PORTLAND, Ore. — The Nets did everything in their power to produce yet another of their trademark comebacks in an effort to string together three straight wins on their seven-game road trip. But after blowing a 10-point fourth-quarter lead, falling behind by seven points in the second overtime and creeping back within two in the final minute, they fell just short in a 148-144 loss to the Trail Blazers on Monday night at Moda Center.
The loss dropped the Nets (38-37) into a virtual tie for sixth place with the Pistons (37-36) in the Eastern Conference, with Detroit holding a slight edge in terms of winning percentage. The Nets’ magic number to qualify for the playoffs remains at six against both the ninth-place Magic and 10th-place Hornets.
It was a bittersweet win for the Trail Blazers, who clinched a playoff berth but lost center Jusuf Nurkic for the rest of the season when he suffered a gruesome left leg injury in the second overtime and was taken off the court on a stretcher and then to a local hospital. The Blazers said Nurkic suffered compound fractures to his left tibia and fibula.
Both teams were rattled by the sight of the injury, which left Nurkic’s left foot twisted at an awful angle.
Nets backup center Ed Davis played for Portland the previous three seasons and is close to Nurkic. “Nurk is a good friend,” Davis said. “When he came to New York, we went to dinner. He was having a hell of a year, helping his team out a lot. It’s just tough. It’s sad. It stings a little more for me because it’s a former teammate and a guy that I talk to a lot. So it hurts.”
Both Davis and Nets starting center Jarrett Allen had fouled out by that time while trying to guard the 7-foot, 275-pound Nurkic, who had 32 points and 16 rebounds. Nets coach Kenny Atkinson had to resort to using power forward Jared Dudley at center, and the Blazers tried to exploit that mismatch in the first and second overtimes. In the second overtime, the Nets failed to score on their first eight possessions, including three immediately after Nurkic was carted away with the Blazers holding a 136-132 lead.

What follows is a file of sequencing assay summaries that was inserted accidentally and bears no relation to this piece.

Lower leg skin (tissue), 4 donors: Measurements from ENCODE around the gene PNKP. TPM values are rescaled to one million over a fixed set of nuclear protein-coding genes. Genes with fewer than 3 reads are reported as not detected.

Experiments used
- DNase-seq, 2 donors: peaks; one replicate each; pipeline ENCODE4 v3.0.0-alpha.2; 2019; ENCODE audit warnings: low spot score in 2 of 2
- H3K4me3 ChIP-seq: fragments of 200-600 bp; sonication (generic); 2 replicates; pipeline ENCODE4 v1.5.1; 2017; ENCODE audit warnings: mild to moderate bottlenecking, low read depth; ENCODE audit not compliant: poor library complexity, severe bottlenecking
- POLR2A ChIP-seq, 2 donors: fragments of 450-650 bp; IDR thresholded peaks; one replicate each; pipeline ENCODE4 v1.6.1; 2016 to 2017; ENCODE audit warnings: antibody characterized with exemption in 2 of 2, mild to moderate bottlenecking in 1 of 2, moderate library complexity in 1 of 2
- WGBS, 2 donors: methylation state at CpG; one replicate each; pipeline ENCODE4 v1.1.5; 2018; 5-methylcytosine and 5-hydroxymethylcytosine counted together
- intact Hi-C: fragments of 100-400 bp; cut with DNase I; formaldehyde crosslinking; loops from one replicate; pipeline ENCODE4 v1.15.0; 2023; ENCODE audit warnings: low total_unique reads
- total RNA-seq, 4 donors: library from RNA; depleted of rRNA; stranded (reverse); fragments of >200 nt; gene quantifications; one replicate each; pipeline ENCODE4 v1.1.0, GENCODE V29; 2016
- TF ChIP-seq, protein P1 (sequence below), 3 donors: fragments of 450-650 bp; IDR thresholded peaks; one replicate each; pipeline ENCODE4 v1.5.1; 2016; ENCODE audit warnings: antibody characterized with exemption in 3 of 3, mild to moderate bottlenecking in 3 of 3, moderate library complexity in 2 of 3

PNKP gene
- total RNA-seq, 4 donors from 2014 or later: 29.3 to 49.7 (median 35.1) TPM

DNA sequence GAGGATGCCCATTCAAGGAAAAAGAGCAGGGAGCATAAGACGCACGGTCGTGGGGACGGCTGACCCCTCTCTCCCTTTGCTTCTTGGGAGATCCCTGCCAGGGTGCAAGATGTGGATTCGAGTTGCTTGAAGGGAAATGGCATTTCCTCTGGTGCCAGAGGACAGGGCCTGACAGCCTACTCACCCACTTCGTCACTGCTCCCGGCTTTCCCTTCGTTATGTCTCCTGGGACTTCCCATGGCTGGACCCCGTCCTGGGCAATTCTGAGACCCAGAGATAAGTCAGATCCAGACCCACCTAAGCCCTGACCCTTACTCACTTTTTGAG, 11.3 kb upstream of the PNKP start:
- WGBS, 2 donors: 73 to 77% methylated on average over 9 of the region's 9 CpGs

“Once I saw his foot out in the wrong direction, it took a while to get me back into the flow of the game,” Dudley said. “Stuff like that is bigger than basketball. He played phenomenal. No one could really guard him or stop him.”
Dudley said he made mistakes after the Nurkic injury and said the Nets in general executed poorly after building a 112-102 lead in the fourth quarter after a 22-7 run.
“We just made stupid mistakes that we haven’t been doing the last 25 or 30 games,” he said.
D’Angelo Russell topped the Nets with 39 points, nine rebounds and eight assists, and they got 22 points from Spencer Dinwiddie and 18 from DeMarre Carroll. The Blazers (46-17) also got 31 points and 12 assists from Damian Lillard. Seth Curry added 20 points and Rodney Hood had 18.
The Nets had a chance to close it out in regulation, but Lillard made a layup to get the Blazers within one in the final seconds and Russell had the ball stolen by Curry. Fouled with 3.5 seconds left, Curry missed the first before making the second to tie it at 120 and send it to overtime. Russell made up for it in the first overtime period, making a layup with 8.8 seconds left to tie the score at 132 and force a second overtime, at which point the Nets’ offense went cold.
“I don’t think we were as perfect as we needed to be to get a win in that tough environment,” Russell said. “They capitalized. They weren’t perfect, but they did enough to get it done. I don’t think we helped ourselves down the stretch.”
Trying to run the offense without Allen or Davis at center increased the degree of difficulty. “When you’ve got a different lineup out there and you try to run an offense that’s crisp and locked in as you want, it forced us to do other things,” Russell said. “I don’t think that was an excuse. We turned it over, we missed box-outs, they called a lot of fouls down the stretch. It kind of killed us, and we couldn’t really get out of it.”
The result obviously wasn’t what the Nets wanted, but coach Kenny Atkinson was pleased with the physicality his team showed against a top-flight playoff-bound team from the Western Conference. They will need a similar effort when their road trip ends Thursday night in Philadelphia.
“I thought we battled with them, we were in the boxing ring with them,” Atkinson said. “We took a few punches but didn’t go down, and I’m proud of our guys. I thought they tussled and fought with a big, strong team.”